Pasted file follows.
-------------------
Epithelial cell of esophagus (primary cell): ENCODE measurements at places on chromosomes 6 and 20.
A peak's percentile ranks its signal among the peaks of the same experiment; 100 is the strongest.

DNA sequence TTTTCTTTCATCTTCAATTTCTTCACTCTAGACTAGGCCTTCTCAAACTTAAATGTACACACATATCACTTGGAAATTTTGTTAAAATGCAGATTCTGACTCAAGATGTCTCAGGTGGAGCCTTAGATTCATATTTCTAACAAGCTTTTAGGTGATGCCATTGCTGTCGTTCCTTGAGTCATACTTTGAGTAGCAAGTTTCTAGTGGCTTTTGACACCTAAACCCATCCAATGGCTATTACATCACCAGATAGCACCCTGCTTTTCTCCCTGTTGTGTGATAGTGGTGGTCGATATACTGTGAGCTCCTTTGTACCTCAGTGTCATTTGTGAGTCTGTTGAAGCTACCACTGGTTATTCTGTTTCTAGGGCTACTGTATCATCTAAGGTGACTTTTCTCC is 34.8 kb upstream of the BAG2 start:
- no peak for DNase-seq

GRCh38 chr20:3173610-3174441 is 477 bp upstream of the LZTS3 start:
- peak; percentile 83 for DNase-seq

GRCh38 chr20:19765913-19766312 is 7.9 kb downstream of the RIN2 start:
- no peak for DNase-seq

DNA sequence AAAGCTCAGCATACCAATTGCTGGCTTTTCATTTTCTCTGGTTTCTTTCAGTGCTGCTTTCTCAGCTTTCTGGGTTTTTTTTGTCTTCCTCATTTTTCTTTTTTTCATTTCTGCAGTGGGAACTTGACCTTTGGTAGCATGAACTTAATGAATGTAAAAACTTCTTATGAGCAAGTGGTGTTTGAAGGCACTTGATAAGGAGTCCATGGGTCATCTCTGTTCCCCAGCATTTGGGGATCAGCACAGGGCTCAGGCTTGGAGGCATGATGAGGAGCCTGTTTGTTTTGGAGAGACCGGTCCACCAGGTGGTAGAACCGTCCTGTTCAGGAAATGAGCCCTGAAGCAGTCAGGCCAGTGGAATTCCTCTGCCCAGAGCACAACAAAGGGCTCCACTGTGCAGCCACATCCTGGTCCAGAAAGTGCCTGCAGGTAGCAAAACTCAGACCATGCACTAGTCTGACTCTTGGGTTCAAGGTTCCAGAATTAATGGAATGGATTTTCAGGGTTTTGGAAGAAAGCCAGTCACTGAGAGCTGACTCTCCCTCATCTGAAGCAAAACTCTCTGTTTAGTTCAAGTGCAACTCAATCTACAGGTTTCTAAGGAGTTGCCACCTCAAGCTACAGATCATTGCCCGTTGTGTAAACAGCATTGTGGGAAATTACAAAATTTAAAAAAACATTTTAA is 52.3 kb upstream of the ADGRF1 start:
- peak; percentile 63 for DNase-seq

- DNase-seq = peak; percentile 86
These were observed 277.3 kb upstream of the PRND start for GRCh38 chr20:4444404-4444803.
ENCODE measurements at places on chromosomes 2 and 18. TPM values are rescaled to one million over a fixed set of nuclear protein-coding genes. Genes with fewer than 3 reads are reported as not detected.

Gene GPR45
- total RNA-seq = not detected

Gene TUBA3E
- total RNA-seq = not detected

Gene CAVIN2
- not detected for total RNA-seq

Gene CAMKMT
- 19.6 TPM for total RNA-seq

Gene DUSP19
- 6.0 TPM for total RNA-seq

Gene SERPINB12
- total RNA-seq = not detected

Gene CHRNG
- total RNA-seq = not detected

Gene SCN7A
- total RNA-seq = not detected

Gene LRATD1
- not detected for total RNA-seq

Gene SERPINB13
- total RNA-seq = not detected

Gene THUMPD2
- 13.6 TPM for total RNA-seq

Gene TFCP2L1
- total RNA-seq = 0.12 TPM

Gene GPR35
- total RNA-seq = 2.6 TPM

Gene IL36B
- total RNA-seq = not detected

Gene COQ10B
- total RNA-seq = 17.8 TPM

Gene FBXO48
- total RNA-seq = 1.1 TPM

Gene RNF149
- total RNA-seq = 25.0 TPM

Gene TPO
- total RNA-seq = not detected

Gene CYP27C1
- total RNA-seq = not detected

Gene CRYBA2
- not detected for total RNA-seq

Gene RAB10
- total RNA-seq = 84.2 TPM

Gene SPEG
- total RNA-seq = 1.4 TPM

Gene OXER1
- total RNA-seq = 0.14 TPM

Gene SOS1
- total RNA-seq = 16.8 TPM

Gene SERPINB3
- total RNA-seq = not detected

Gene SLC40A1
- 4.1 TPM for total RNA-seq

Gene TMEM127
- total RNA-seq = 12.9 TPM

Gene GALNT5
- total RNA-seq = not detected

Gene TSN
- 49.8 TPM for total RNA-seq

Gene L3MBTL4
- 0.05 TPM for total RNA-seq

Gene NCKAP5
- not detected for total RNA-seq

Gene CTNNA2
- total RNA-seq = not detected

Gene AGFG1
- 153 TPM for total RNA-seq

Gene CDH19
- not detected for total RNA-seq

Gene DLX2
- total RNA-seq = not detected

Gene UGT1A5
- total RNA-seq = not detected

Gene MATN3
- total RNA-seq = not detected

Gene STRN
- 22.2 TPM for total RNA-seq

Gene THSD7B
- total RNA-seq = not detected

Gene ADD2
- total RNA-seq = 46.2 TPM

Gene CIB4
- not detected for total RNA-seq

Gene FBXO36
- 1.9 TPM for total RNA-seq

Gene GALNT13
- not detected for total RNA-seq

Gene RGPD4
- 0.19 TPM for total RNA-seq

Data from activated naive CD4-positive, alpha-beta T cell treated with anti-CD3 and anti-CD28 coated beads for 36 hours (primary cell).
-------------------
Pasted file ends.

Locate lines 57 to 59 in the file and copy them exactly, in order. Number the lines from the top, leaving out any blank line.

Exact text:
- total RNA-seq = 1.4 TPM

Gene OXER1
- total RNA-seq = 0.14 TPM